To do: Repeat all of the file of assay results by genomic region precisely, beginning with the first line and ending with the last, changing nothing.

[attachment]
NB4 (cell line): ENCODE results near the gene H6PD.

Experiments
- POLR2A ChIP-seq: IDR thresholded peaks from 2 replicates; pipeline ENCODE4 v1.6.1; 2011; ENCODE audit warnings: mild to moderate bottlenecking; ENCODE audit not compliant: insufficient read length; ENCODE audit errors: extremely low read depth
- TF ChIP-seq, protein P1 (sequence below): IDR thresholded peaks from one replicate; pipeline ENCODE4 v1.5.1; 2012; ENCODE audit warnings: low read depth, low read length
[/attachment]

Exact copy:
NB4 (cell line): ENCODE results near the gene H6PD.

Experiments
- POLR2A ChIP-seq: IDR thresholded peaks from 2 replicates; pipeline ENCODE4 v1.6.1; 2011; ENCODE audit warnings: mild to moderate bottlenecking; ENCODE audit not compliant: insufficient read length; ENCODE audit errors: extremely low read depth
- TF ChIP-seq, protein P1 (sequence below): IDR thresholded peaks from one replicate; pipeline ENCODE4 v1.5.1; 2012; ENCODE audit warnings: low read depth, low read length